3. April 27, 2020 DE Chase Young On what players he likes to watch on film: “Yeah, I watch a lot of old film of guys. I remember in college, I would get Coach J [Ohio State Associate Head Coach/Defensive Line Larry Johnson] to put together a folder on the film. I would get him to put every sack that week from the NFL. I would get him to put every Von Miller sack, Khalil Mack, Nick [Bosa], Joey sack. And I would go back also and just watch film of when Joey was in college. I would get Coach J to make cut ups of Joey and Nick just so I could look at it. I do a lot of watching old film of guys.” On how he developed his game: “To be honest, it was a process. My freshman year, I had gotten a taste of what we call drinking the Kool-Aid, our technique that we do. My sophomore year, obviously I got better my junior year, I got better. I feel like it’s just repetition. You know I really don’t know how I did it. I just started doing it over and over again and just really started paying attention to each detail in our toolbox that we use in the game. I just told myself and I promised myself that I would focus that whole summer leading up to my junior year solely on our technique. I did that and it paid off for me.” On what he learned watching film and who he compares his game to: “If I could compare anybody or say I play like anybody, I would say it’s [DE] Julius Peppers. But I watch Nick a lot and Joey a lot just because they took our technique to the NFL. I watched them a lot just to see if it worked on the next level, and obviously it’s working on the next level. That’s something I found out, and I’m very excited about.” On why he compares himself to DE Julius Peppers: “I mean that was a guy I always just grew up watching back when he was with the [Carolina] Panthers. When he was with the [Chicago] Bears, I watched him. My uncles always used to talk about Julius, my dad. You know, my dad didn’t have an NFL team, but he liked Julius Peppers, so I just grew up always talking about and watching Julius Peppers.” On his growth in three years at Ohio State: “I go back and look at all the mistakes I made in college on film and stuff. There’s a lot of stuff I can correct, man. It’s a lot of stuff. I can definitely get better. My hands can definitely get better. My hips can definitely get better, my first step can, hand placement in the run game can get better. It’s a lot of stuff that I have in my head that I’m focused on and that I’m working on just so I can do better at it in the League than in college.” On Ohio State Associate Head Coach/Defensive Line Larry Johnson: “Yeah, man, Coach J, it was a blessing. I thank God every day because he put Coach J in my life. Coach J helped guide the whole unit. But it’s like when you get a real relationship with Coach J and you go to him extra all the time, you are just building a relationship and you let him know, ‘I’m here, I’m all in.’ And then, he goes all in for you, too. I feel like that’s how it was – he was all in for me and I was all in for him. We just really put it all out on the line for each other. In just working with him, I’ve grown tremendously. I’ve got more focused – just compared to my freshman year – I’ve got more focused. Coach J, everything they say about you is true. He’s the guru. He is the best of the best. I appreciate him because he helped me get here.” On DT Jonathan Allen and local DMV guys: “I actually went over to Jonathan’s house the day after the draft. Chopped it up with him. Just wanted to meet one of the leaders of the defense. I felt like it was right to do that. I’m reaching out to all of my teammates and trying to get to know them. [DE] Montez [Sweat], I am supposed to be getting with him. I’m fired up, man. We have a D-line filled with first-rounders. I think when we go, watch out. A lot of people I know compare Nick [Bosa], when he came in the league. When he was added to that D-line, the 49ers had a top defensive line. He came in and just added more pressure. That is the only thing I am trying to do. Just come in, be a sponge and just play as hard as I can.” On his relationship with Jonathan Allen and if he knew him in high school: “A little bit. I always knew he was a guy from Virginia and he was good. I didn’t know who he was but I just knew he was super big compared to me. I was probably like five-foot-five or something like that. I just remember a really big dude in VA that was going to Alabama. That is a big deal going to Alabama from Virginia. I definitely remember.” On his preparation against his opponents: “I look for a lot, man, I really do. I look and like to study the offensive linemen tendencies. Where they might look before the snap, how they set, where is that kick for them is it far back or up shorter? It is a lot of stuff, play recognition. Which plays do they run out of each formation. How does the linemen stand different during those formations? I do my best watching film. I am definitely going to continue that on this next level.” On what he has heard about the next steps in terms of getting prepared during this uncertain time: “All I know is that I get my iPad this week, either today or tomorrow. I can talk to my coaches, I just can’t be on the unit Zoom calls with the team. I believe I can talk to my own coach in private meetings. I have not done it yet so we are just checking to see if we can do it. If I can, that would be my plan. I would want to schedule out all the times that we can meet. Get caught up on the new playbook that is coming in. I am running with the punches. It is a different draft and I ran with the punches on draft day. Just everything in the future I am going to roll with the punches.” On adjusting with the lack of repetitions: “I don’t think it will be too much of a lack because I put in a lot of work on my own. Just defensive line wise, conditioning, recovery. Just trying to get everything incorporated into what I do. Hopefully, that first day I am going to be in the best shape I can be in and definitely most prepared in a situation as a rookie like myself can come in and be. I’m just trying to be the best I can be.” On what it has been like since he got drafted: “I took a day off the day after the draft. I have been talking to all my coaches and trying to get in touch with all my teammates. Still working out, staying in shape. Just trying to get in touch with my teammates and trying to figure out when I can talk to my coaches and get caught up on the playbook. Just working out and staying ready.” On the balance of being a local guy: “I just believe that you have to have good people around you. A team, I would call it, a team. There is going to be people out here coming out of the woodwork that said they knew me. You know how that whole thing goes. You just have to have a good team around you. There has to be a boundary between you and those types of people. I believe I do. I have a team and that is the first step in the balancing. On the other end, you know who they are and you just have to be aware of them. Try your best to just stay out of certain situations. Just focus on your job and that’s football.” On the positive elements of playing for his hometown team: “I get to play in front of my family, I get to put on for where I’m from. I get to be an inspiration for all the young kids growing up in my area. I mean, I get to play for the Washington Redskins, a team that I’ve watched growing up, obviously because I’m from the area. It’s a lot man. I’m just excited for real. I feel like the most exciting thing is, for home games, my parents, they don’t have to fly anywhere. They can drive 20 minutes up the road to come watch me play. And after the game, after the W, we can have a party or something. Just a little cookout or get together, something easy, something that if I got drafted anywhere else I couldn’t do. It’s a lot more pros than cons.” On who he is looking forward to going up against in the NFL: “You know I’ll probably keep that to myself. I feel like that’s inside motivation. But tackles that are very good that are in my league, I mean obviously the [Dallas] Cowboys have a good O-Line, the [Philadelphia] Eagles have a good O-Line. [Former Eagles OT] Jason Peters, [Eagles C] Jason Kelce, the Cowboys they’ve got [Cowboys OT] Tyron Smith. I mean, there’s definitely some good tackles in the division so you know, I’m just going to try to keep working, put my best foot forward, just to show everybody what I’ve got.” On his thoughts post Draft: “It’s time to go to work. You know what I’m saying. That’s all it is. You get drafted at the second pick, you’re going to be sent high expectations. People try to label you with the gold jacket, I just try to mute everything out, man. I try to mute out the negativity, I try to mute out the positivity, and just focus on football and focus on the smaller things like nutrition, taking care of my body. Just focus on everything that got me here now. On the next level obviously, trying to just bring everything I do, do it even greater, and hopefully my NFL career will be pretty good, just trying to do what I do.” On how he plans to be an influence off the field to his community: “I plan to make a big impact. I want every kid in Maryland, I want every kid in the DMV, to know that I’m just a good guy. I’m a regular person just like anybody else. A guy that can get personal with them, and just tell them, I was in your shoes, and now I’m here. And these are the steps that you have to take to get here. You know through every step, it’s one thing, every step has a common. And that’s just working hard. You know, I definitely want to have a foundation. I’m putting all those together now. I’m definitely going to try to make my presence felt throughout the whole community.” On the potential of him to continue growing in height: “My dad, my dad’s side of the family, a lot of guys grew late. I know my dad, when he went to high school, his freshman year, he was about 6 foot, 6’1”. I think his senior year when he left, he was about 6’6”. I think in college, I believe, his sophomore year he grew to be about 6’7”, and then his senior year he was about 6’9”. Now he’s like 6’10”. So, I mean, he grew late, it’s a possibility that I can grow late. A lot of people told me my growth plates, there’s still some room. But I don’t feel like it will affect my game. I feel like, it’s just something I will adapt to. Just staying flexible. Obviously, if you’re tall you’ve got to be a lot more flexible. But I don’t think it will affect my game at all. I’ll be the same person, whether I’m 6’7” or 6’1”, I feel like everything’s cool.” On what was his most memorable Draft moment: “I feel like, just sitting back, watching my family be excited, laughing with each other, when I was getting picked. Just sitting back and remembering just those times when the Draft would come on, a young kid, I had a wife-beater on in the house. You know, a little kid running around in my drawers, just looking at the TV, seeing first round picks just going by on the screen. I always told my mom, I want to be one of them. It always stuck in my head that I was going to be a first round pick. That’s always been my plan. Always been plan A. You know, that’s just something that I’ve always felt for my whole life.” On how his run defense has evolved: “It’s definitely a big part of my game. I know throughout the weeks when I get prepared for games, I would take [Ohio State Head] Coach [Ryan] Day twice a week after practice. The first thing that we would watch to prepare for that game that week is the top five runs of our opponent that weekend. That next day I would go into practice calling out plays, in the run game. And I think that’s why my game really excelled even more because I knew if it was a run. Play recognition when I would study film. I knew, if it’s this formation, 80 percent run. I knew, if it was this formation, it was going to be 20 percent run. So, I feel like, play recognition throughout my run game, and obviously from my freshman year to junior year, I got a lot stronger. My balance has gotten a lot better. My hand placement, my lockout has gotten a lot better since my junior year. I feel like I play the run real good, I feel like I play double teams real good, I feel like I play pulling guards real good, if you go back and watch film. You know obviously, you know, where you get your money is, they say, per se, is sacks. That’s the flashiness of the defensive lineman. So, I feel like those sacks maybe overshadow what I do in the run game. But I feel like those people that know ball for real, when you go back and just watch my film of my run game, I feel like they know what I do in the run game.” On the impact on him as a pass rusher to play with other impactful guys: “I feel like that’s the only way, a good pass rusher, if he’s by himself on the team, you’re going to be great to a certain extent. But when you have, whenever your whole defensive line is full of first rounders, and dogs who are ready to go, I feel like it’s not too much an offense can do. We always talk about, me and [49ers DE] Nick [Bosa], could’ve played my sophomore year, his junior year, if he never got hurt, there would’ve been nothing an offense could’ve done with us. If you slide to Nick, then you let me go off. If you slid to me, then Nick going to go off. I feel like you know, that’s the same thing with the Redskins. [DE] Montez [Sweat], we’ve got [LB] Ryan [Anderson], [LB] Jon [Bostic], [DT Daron Payne], when the inside guys are good too, especially [Former Ohio State DT] Devon Hamilton, love Devon, because that was my guy. He used to sacrifice plays for me. So it’s like, when you really work as a unit, and you’ve got all guys clicking on all cylinders, and every guy is a first rounder. I don’t feel like the offense can really do anything with a defensive line like that.” On having to compete for a spot: “I’m going to go in and be a sponge. You know, my head down, ready to work. I feel like I’m a fierce competitor. At the end of the day this is our job. Obviously you love to play football but this is a business. So all I can say is I’m going to put my best foot forward, and show what I have. However it ends up, it ends up. But as long as I put my best foot forward, I’ll be okay with everything.” On putting boundaries on family and friends: “It’s definitely, I would say, a few types of people that I already had a boundary, and I’m going to continue that. I’m going to take the guidance from my parents, from my team, and obviously, I’m young, this is new to me. Getting money at a young age, you have people coming out the wood works, and you really don’t want to say no but you’ve got to. It is what it is man, it is what it is.”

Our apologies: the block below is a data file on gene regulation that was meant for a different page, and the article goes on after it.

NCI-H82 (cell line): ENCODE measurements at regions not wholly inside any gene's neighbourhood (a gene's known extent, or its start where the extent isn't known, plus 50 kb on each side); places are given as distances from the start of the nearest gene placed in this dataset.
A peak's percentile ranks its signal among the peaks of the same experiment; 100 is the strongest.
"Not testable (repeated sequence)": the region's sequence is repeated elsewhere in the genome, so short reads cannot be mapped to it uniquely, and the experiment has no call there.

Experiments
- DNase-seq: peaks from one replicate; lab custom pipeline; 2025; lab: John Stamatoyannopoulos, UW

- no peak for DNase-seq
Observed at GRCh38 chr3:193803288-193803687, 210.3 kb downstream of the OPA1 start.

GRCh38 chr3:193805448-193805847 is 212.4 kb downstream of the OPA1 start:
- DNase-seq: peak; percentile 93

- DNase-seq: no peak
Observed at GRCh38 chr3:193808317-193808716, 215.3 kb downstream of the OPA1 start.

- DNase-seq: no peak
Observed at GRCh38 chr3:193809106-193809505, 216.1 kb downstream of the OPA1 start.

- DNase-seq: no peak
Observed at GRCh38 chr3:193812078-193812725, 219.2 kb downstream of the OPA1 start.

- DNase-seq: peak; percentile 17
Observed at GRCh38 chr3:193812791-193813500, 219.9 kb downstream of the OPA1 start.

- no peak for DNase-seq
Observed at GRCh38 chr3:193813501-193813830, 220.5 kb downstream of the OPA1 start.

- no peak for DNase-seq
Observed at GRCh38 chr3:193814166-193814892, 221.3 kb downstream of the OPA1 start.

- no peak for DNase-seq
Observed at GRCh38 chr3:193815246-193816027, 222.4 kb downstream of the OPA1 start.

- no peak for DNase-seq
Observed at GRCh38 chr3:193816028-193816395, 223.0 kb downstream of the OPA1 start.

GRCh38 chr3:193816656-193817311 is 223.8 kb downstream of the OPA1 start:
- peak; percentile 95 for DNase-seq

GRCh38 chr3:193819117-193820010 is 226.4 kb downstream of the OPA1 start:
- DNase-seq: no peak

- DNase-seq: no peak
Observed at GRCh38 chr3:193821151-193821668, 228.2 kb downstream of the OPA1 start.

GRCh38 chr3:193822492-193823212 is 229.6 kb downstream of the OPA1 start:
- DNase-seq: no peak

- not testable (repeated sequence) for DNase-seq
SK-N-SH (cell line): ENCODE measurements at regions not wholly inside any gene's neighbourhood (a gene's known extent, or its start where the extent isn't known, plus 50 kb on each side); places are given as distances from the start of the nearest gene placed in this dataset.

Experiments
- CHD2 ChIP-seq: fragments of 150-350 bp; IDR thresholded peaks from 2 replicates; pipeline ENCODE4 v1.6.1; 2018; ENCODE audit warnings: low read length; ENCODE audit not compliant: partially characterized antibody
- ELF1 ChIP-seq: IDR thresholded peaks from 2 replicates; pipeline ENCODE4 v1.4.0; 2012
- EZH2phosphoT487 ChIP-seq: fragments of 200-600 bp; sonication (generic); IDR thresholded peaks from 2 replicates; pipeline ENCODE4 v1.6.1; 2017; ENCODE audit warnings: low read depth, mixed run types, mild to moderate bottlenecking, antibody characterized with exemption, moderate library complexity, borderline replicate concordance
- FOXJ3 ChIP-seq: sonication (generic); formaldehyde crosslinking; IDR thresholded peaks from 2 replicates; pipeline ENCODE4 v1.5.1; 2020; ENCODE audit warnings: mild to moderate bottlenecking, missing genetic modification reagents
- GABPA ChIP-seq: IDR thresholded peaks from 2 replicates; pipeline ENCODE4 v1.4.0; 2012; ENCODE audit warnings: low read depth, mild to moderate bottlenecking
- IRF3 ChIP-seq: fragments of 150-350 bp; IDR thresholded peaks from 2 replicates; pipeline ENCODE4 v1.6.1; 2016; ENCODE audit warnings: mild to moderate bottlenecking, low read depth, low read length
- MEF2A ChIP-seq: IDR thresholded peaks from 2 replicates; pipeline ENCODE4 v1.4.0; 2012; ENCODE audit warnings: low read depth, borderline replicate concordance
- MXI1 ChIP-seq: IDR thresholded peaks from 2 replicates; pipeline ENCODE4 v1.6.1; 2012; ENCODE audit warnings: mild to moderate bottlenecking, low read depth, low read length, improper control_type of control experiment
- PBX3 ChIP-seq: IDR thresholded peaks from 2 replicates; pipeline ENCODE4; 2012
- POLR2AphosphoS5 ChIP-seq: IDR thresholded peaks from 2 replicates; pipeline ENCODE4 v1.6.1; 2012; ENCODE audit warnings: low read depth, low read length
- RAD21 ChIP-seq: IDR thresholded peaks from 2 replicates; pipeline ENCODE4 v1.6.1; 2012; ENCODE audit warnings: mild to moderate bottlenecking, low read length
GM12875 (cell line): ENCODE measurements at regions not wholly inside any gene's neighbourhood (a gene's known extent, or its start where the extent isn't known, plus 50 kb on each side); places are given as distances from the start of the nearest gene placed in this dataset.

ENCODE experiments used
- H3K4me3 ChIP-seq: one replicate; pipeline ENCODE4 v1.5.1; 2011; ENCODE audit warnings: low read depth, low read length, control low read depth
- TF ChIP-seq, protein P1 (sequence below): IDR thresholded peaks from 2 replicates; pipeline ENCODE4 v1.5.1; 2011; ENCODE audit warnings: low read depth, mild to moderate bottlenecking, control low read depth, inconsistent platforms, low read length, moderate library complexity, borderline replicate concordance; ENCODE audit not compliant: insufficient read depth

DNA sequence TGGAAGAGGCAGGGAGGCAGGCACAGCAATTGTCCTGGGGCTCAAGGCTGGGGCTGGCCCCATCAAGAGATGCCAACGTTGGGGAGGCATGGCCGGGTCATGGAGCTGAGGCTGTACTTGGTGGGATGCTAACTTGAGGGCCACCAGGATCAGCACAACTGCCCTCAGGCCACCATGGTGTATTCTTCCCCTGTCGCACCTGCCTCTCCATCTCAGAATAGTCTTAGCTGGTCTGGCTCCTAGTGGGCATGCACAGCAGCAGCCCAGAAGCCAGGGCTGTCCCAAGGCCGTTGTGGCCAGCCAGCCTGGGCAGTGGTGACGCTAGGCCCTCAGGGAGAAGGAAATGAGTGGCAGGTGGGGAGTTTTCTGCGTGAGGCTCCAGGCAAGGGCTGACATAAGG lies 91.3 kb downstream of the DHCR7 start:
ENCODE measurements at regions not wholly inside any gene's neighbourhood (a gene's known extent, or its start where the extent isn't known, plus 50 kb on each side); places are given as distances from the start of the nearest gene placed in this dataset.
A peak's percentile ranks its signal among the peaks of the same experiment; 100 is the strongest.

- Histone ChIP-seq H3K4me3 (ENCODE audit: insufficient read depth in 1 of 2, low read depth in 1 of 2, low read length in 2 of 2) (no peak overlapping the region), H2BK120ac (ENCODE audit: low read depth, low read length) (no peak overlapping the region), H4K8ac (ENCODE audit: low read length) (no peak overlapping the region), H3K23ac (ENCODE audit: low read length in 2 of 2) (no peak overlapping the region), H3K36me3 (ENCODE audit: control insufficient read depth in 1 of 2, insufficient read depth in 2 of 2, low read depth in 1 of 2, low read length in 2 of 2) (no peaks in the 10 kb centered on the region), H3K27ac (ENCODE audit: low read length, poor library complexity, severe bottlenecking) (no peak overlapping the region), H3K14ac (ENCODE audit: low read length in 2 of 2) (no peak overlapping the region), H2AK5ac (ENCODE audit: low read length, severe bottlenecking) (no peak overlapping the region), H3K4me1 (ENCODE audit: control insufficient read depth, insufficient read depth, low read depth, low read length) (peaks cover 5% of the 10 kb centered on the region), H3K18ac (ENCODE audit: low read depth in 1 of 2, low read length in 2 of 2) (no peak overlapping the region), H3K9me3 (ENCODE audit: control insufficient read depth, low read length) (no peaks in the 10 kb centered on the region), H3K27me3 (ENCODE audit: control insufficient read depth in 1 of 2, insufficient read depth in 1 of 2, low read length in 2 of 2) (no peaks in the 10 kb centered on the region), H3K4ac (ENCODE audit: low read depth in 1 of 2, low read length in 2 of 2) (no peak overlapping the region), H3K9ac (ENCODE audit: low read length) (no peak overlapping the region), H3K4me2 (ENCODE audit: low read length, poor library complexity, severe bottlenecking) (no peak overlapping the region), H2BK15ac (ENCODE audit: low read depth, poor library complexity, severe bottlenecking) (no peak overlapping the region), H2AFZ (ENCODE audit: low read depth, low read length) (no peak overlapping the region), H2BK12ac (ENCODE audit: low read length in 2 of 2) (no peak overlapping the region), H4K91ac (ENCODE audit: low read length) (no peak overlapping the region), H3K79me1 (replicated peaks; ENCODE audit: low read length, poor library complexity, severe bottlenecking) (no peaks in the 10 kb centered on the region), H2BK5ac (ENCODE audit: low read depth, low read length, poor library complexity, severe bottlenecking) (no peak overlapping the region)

4. Homeland just finished up it’s run which means Billions starts back up next week.